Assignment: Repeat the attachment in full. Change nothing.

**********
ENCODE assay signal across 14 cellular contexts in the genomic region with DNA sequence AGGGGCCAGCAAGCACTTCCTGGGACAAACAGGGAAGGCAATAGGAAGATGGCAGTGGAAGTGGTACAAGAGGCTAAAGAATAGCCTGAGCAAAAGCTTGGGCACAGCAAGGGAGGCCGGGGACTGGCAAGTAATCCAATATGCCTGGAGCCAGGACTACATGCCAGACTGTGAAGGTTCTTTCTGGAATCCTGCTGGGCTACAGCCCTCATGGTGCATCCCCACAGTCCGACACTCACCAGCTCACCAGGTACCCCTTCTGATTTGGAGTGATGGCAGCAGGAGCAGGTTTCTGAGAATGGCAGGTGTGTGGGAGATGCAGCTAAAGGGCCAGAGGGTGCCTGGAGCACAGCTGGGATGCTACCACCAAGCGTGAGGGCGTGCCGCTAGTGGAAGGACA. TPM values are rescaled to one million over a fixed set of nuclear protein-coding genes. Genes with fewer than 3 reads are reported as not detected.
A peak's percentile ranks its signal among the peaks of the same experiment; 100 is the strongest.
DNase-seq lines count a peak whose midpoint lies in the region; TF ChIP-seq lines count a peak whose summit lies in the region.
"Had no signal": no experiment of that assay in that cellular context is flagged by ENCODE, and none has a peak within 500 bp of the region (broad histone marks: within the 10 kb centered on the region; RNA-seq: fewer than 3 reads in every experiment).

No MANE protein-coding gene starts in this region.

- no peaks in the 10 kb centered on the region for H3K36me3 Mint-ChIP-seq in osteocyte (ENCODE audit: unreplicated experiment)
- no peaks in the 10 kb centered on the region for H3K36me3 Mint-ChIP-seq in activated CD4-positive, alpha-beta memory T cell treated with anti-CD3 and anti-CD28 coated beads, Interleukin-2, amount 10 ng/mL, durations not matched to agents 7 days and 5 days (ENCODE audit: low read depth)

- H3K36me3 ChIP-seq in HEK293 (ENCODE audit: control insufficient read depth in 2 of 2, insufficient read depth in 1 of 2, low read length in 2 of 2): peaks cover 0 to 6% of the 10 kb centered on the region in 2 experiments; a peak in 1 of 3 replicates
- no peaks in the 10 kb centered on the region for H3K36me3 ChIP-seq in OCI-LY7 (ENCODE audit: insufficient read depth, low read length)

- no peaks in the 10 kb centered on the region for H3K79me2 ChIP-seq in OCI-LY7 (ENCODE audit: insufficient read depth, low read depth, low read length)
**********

ENCODE assay signal across 14 cellular contexts in the genomic region with DNA sequence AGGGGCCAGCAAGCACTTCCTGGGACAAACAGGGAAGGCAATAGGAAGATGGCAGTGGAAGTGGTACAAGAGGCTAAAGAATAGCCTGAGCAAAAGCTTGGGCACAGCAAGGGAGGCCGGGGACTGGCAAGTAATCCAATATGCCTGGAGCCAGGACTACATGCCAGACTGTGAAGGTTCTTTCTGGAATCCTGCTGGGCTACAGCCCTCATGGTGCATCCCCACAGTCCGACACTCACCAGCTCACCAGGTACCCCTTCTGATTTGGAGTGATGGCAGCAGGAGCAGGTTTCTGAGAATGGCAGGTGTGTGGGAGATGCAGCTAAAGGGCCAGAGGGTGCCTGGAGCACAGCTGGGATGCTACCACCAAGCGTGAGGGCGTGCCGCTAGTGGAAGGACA. TPM values are rescaled to one million over a fixed set of nuclear protein-coding genes. Genes with fewer than 3 reads are reported as not detected.
A peak's percentile ranks its signal among the peaks of the same experiment; 100 is the strongest.
DNase-seq lines count a peak whose midpoint lies in the region; TF ChIP-seq lines count a peak whose summit lies in the region.
"Had no signal": no experiment of that assay in that cellular context is flagged by ENCODE, and none has a peak within 500 bp of the region (broad histone marks: within the 10 kb centered on the region; RNA-seq: fewer than 3 reads in every experiment).

No MANE protein-coding gene starts in this region.

- no peaks in the 10 kb centered on the region for H3K36me3 Mint-ChIP-seq in osteocyte (ENCODE audit: unreplicated experiment)
- no peaks in the 10 kb centered on the region for H3K36me3 Mint-ChIP-seq in activated CD4-positive, alpha-beta memory T cell treated with anti-CD3 and anti-CD28 coated beads, Interleukin-2, amount 10 ng/mL, durations not matched to agents 7 days and 5 days (ENCODE audit: low read depth)

- H3K36me3 ChIP-seq in HEK293 (ENCODE audit: control insufficient read depth in 2 of 2, insufficient read depth in 1 of 2, low read length in 2 of 2): peaks cover 0 to 6% of the 10 kb centered on the region in 2 experiments; a peak in 1 of 3 replicates
- no peaks in the 10 kb centered on the region for H3K36me3 ChIP-seq in OCI-LY7 (ENCODE audit: insufficient read depth, low read length)

- no peaks in the 10 kb centered on the region for H3K79me2 ChIP-seq in OCI-LY7 (ENCODE audit: insufficient read depth, low read depth, low read length)